Dan Hitchens is deputy editor of The Catholic Herald.
  16. fallen saint

    fallen saint Baby steps :)

    I guess you are like the media taking things out of context...never said homosexual unions are good (LIE)

    But if intellectually thats the best you can do. Then i accept your nonsense. You guys must really worry about my third grade responses. Maybe because the truth is easily understood. Funny, brian has to google for articles to refute my personal spirituality. I am actually humbled that my years of training and praying has helped me to see the issues much more clearer. In response to Brian...blah blah blah.

    And please don't say i am being uncharitable. You guys are like the piranha circling its prey. But thats OK im just giving david a little break from your nonsense. It sad but the real theologians have left this forum because of your guys constant attacks. It does get boring.

    Brother al

    Last edited: Oct 26, 2016
  17. Clare A

    Clare A Archangels

    The Catechism is quite plain about this:

    1665 The remarriage of persons divorced from a living, lawful spouse contravenes the plan and law of God as taught by Christ. They are not separated from the Church, but they cannot receive Eucharistic communion. They will lead Christian lives especially by educating their children in the faith.

    One can get around this by claiming that most marriages are not valid. Another way of course would be to revise the entire Catechism with Kasper overseeing the process. Either way, it looks as if for now the emphasis on mercy and the primacy of the internal forum trump everything.
  18. fallen saint

    fallen saint Baby steps :)

    In my personal opinion most marriages are invalid. You don't have to agree. But if we look at how many people actually follow the laws of the church...it would seem to me to be few and far between. I would bet a majority of Catholics are looking for God. A small group of Catholics actually believe God is real and try to follow His laws. Its the sign of the times. Even on this Catholic Forum...how could anyone vote for Hillary. If you vote republican abortions are stopped at 24 weeks. If you vote democrat abortion can be performed at any time. Even one day before birth. So my comments have nothing to do with mercy. I believe the lack of faith...no that statement is wrong. The lack of belief in God...creates invalid marriages.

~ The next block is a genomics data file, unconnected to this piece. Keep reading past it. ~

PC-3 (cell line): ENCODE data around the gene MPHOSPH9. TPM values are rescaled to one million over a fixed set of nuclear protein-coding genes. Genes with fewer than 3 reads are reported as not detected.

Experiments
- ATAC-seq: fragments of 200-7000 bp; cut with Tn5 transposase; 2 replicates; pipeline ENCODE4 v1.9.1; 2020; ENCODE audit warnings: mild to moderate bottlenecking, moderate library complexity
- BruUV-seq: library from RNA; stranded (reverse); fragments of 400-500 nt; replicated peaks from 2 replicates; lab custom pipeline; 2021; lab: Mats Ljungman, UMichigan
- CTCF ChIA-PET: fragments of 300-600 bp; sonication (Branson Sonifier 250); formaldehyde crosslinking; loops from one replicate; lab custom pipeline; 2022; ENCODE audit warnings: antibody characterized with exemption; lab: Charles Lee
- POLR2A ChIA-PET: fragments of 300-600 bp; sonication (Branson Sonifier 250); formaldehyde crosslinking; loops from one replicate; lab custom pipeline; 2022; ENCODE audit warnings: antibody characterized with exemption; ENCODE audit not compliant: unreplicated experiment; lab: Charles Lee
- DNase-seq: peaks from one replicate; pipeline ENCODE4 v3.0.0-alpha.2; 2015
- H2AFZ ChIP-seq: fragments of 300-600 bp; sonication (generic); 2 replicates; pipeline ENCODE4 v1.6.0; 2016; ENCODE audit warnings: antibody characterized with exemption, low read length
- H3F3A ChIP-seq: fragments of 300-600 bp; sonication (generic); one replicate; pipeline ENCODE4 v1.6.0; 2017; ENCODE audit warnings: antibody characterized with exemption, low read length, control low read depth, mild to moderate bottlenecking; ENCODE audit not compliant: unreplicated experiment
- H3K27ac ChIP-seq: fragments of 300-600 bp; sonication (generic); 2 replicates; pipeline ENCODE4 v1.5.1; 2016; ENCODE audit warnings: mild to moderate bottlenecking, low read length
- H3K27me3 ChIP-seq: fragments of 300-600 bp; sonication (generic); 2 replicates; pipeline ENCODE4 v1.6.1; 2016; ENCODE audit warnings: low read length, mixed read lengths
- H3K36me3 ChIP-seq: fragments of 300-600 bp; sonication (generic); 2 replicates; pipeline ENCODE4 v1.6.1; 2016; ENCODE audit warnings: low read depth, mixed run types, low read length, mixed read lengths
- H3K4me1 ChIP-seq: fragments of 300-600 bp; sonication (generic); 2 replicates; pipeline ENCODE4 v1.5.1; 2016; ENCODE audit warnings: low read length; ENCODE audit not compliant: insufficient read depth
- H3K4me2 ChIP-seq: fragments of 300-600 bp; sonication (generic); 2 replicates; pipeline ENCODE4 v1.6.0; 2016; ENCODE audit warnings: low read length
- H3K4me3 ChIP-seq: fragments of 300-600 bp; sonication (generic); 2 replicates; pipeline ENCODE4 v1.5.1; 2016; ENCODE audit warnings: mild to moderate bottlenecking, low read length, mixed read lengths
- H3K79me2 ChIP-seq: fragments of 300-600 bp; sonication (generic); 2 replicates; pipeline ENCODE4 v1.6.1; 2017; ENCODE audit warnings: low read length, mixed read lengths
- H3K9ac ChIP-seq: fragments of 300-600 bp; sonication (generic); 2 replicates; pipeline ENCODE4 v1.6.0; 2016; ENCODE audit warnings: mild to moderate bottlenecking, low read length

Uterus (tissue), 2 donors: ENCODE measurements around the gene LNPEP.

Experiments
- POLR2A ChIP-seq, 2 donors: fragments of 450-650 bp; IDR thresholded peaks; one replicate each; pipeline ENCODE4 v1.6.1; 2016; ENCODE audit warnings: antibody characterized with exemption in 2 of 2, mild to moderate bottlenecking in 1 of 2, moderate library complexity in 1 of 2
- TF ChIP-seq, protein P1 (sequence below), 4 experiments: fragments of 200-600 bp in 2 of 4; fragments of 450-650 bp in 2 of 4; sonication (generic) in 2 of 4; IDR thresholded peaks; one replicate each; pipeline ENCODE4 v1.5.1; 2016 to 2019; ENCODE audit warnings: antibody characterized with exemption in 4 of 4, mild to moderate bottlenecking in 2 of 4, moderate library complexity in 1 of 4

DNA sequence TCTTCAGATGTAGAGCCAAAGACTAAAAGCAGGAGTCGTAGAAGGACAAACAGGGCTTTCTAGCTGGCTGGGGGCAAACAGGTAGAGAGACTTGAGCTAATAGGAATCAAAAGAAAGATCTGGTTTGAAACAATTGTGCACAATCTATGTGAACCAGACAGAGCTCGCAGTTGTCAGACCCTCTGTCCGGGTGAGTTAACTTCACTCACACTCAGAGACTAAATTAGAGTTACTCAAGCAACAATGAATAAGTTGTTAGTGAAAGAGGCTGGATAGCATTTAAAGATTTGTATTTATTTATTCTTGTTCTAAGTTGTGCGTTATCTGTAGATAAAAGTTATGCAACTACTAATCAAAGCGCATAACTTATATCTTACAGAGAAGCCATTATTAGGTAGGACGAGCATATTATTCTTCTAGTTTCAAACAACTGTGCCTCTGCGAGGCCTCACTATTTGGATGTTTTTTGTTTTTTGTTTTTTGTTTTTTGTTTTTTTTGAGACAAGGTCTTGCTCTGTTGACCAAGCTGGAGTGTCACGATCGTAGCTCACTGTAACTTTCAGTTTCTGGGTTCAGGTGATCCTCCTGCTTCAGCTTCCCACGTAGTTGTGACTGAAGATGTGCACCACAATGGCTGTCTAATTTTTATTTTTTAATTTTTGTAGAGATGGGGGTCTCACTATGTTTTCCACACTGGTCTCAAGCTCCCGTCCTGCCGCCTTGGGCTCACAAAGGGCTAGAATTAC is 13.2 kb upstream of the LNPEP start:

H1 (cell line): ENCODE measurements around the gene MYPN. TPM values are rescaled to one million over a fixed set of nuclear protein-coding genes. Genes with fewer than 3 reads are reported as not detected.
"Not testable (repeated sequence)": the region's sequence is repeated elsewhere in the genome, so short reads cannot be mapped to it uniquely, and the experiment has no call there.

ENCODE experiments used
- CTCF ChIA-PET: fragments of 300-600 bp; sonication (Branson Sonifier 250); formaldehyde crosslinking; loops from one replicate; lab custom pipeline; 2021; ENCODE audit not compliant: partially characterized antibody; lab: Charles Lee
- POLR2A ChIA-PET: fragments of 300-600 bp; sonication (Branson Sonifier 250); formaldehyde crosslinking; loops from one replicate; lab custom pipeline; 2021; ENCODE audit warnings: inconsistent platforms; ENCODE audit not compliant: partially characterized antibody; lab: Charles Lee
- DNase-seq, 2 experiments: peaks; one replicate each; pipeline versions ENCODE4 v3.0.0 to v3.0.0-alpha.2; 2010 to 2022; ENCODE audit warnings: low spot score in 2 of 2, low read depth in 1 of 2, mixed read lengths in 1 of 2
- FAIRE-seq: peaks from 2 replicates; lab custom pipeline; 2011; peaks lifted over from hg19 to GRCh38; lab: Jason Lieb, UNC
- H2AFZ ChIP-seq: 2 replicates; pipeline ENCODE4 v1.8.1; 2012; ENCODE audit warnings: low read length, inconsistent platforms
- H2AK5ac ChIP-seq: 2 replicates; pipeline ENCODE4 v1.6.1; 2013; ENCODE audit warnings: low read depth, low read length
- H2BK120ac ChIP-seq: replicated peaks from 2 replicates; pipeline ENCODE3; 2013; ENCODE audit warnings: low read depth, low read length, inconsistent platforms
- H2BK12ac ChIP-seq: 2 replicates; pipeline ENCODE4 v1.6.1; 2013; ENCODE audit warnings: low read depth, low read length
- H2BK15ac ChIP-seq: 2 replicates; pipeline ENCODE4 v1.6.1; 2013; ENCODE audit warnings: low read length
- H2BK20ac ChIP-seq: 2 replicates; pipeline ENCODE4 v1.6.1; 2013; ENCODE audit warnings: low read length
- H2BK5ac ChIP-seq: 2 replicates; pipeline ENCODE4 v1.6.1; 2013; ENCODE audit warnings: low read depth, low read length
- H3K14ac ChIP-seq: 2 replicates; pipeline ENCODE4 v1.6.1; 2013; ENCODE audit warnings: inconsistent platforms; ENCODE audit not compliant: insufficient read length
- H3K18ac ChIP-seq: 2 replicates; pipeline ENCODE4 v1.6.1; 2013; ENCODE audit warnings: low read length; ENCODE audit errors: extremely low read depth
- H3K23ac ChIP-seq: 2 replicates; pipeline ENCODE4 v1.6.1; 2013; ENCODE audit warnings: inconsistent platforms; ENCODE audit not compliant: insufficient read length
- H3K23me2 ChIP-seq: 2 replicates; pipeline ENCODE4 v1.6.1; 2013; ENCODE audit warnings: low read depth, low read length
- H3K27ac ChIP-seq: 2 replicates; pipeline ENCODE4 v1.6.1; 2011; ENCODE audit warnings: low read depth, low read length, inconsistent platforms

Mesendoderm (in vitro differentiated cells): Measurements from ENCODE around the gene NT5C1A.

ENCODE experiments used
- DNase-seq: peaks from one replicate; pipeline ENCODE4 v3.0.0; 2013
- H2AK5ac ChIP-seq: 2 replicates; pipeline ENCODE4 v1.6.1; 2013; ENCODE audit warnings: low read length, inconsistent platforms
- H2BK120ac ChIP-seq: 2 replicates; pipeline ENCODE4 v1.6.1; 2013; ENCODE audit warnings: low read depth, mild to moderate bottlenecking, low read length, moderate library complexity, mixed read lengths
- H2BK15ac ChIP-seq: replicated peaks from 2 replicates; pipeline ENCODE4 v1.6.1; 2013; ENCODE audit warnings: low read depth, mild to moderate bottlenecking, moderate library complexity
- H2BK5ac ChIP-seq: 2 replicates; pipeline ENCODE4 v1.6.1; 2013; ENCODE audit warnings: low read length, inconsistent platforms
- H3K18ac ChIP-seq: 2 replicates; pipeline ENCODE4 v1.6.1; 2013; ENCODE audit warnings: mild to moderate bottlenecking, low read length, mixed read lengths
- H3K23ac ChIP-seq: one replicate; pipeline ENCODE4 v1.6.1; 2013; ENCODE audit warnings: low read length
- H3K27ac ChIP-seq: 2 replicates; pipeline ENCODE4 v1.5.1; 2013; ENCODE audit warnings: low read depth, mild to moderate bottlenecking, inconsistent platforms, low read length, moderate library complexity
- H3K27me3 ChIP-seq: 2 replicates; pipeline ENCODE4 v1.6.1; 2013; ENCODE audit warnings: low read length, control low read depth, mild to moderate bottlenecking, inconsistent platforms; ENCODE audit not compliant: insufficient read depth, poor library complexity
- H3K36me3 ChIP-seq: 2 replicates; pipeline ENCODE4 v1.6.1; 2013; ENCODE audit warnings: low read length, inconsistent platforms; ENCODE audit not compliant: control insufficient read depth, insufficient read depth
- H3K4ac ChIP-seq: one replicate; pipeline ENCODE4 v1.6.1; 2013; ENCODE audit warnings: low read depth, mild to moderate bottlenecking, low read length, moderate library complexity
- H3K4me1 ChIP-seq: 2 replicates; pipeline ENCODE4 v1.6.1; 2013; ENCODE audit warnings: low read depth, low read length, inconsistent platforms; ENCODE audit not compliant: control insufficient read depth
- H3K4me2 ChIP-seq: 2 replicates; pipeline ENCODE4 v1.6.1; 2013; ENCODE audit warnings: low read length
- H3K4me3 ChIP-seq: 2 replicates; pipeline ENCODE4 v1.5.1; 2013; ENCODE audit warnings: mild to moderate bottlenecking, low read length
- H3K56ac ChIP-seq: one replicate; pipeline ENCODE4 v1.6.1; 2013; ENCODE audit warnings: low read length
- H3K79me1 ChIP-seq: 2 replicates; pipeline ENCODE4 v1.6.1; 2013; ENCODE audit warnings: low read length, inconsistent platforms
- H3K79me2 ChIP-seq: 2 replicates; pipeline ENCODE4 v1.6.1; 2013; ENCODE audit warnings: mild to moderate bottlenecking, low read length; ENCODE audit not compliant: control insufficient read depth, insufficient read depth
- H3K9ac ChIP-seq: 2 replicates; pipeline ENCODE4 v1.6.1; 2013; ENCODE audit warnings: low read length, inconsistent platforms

davidtlig likes this.
  19. Carmel333

    Carmel333 Archangels

    Fallen Saint: Do you know anyone who stood in a ceremony, had no impediments like had already been married or being forced there by a gun or threats, was not insane, and made an official vow to marry someone who also met the criteria above? In other words, do you know persons or have you ever attended a wedding that everyone there was satisfied this wedding was actually true and happening, and the man and woman involved actually uttered the vows in front of witnesses? That a person who by civil law had the authority to pronounce this marriage legal and binding? I really think that you have. Rest assured, God also sees these weddings, hears these vows, and holds the persons vows binding, whether they believe in Him or not. They ARE validly married. If they commit adultery, they open themselves up to Hell. If they REPENT and AMEND, they are forgiven their sin, as in all the commandments. We need to understand this for the sake of our own soul, and proclaim this (as Jesus Himself did) for the sake of our brothers and sisters souls. Period.
  20. garabandal

    garabandal Powers

    You quoted your own opinion on what makes a marriage valid.

    I quoted from the Catechism on what makes the sacrament of marriage valid.

    You are entitled to your opinion.

    But you have added 'conditions' to the sacrament of marriage that are not in the Catechism or official teaching of the Church.
    Booklady likes this.